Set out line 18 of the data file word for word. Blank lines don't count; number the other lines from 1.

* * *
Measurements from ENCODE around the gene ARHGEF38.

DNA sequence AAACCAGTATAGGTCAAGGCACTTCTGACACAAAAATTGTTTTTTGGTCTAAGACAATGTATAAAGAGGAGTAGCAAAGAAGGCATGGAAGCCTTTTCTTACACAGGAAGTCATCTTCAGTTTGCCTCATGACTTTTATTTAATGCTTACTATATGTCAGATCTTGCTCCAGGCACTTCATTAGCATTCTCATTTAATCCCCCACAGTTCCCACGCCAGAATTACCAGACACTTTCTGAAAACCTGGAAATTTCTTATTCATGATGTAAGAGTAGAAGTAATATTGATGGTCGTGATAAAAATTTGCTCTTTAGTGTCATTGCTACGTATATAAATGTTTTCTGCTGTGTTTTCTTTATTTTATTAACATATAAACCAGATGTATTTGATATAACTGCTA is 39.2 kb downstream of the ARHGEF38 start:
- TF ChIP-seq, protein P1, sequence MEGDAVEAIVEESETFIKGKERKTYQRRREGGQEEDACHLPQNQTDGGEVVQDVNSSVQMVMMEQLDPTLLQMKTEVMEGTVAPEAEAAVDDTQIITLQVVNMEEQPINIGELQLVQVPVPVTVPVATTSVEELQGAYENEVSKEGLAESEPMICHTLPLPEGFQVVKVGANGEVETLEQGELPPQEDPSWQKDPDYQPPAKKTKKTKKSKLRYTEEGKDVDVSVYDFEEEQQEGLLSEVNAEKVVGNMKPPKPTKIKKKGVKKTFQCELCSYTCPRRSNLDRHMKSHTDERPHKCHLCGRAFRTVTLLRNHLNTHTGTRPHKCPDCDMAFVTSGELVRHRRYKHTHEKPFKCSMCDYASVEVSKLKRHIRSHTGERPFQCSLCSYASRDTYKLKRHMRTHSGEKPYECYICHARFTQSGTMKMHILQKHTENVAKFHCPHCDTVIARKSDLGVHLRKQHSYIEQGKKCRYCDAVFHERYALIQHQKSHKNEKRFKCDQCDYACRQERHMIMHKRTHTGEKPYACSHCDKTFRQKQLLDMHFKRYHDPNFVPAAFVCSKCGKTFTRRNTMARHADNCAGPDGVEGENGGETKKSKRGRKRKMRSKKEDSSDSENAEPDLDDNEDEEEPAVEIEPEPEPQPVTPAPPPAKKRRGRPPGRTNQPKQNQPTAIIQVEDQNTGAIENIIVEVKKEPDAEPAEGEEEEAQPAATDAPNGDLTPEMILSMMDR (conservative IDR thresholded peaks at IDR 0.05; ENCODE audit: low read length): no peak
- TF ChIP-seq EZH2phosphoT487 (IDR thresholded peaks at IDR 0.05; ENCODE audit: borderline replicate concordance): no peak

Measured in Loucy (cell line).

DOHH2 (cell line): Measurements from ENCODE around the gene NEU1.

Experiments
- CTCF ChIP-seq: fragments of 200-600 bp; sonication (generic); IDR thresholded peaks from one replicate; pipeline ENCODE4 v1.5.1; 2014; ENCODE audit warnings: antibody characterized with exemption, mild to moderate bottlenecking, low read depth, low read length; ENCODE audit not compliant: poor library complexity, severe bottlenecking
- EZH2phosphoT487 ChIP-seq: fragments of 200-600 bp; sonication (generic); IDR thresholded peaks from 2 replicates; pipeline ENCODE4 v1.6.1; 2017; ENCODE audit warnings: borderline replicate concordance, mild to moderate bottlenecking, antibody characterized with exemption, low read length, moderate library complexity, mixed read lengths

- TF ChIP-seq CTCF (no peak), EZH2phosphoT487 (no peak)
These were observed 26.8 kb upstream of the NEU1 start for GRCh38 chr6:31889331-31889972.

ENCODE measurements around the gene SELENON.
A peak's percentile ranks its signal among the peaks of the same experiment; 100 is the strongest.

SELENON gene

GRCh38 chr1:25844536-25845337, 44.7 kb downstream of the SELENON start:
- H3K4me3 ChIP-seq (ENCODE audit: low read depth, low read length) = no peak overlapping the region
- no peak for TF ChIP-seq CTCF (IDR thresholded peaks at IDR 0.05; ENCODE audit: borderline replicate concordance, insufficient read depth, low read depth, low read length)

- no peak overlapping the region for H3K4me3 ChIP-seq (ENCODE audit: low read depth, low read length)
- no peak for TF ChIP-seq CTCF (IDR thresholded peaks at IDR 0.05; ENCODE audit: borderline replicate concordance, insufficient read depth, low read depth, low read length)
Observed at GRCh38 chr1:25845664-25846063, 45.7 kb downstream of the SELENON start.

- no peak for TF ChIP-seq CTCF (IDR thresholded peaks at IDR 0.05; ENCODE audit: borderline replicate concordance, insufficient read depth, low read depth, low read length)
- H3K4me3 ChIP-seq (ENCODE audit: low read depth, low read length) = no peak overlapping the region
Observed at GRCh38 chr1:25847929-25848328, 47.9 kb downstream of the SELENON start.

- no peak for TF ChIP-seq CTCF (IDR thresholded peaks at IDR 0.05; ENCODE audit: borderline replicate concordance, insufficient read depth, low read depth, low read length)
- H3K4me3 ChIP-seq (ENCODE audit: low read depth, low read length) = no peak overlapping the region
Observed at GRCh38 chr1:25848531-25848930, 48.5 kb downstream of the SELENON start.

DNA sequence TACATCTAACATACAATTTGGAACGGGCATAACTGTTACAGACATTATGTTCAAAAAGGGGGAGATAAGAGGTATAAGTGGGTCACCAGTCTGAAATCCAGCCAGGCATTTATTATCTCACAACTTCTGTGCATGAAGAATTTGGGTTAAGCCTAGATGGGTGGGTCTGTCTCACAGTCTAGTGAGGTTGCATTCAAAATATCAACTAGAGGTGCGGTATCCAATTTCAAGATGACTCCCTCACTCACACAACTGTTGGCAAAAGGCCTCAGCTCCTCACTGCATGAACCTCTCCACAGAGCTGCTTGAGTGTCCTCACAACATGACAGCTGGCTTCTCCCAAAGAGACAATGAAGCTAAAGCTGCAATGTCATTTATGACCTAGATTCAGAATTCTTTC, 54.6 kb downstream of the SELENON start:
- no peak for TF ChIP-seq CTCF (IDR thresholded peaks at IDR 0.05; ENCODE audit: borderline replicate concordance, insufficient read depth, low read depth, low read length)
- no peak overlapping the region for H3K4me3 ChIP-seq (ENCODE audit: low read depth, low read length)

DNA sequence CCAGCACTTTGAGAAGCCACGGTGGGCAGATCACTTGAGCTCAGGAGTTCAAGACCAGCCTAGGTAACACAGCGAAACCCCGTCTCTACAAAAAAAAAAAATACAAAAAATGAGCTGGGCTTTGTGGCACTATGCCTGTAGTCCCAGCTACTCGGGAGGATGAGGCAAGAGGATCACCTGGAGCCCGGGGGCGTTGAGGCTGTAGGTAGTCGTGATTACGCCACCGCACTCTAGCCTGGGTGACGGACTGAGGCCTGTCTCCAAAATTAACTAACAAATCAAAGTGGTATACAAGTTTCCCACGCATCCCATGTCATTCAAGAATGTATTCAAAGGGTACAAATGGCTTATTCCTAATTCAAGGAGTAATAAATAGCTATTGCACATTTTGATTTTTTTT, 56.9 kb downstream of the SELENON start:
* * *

- no peak overlapping the region for H3K4me3 ChIP-seq (ENCODE audit: low read depth, low read length)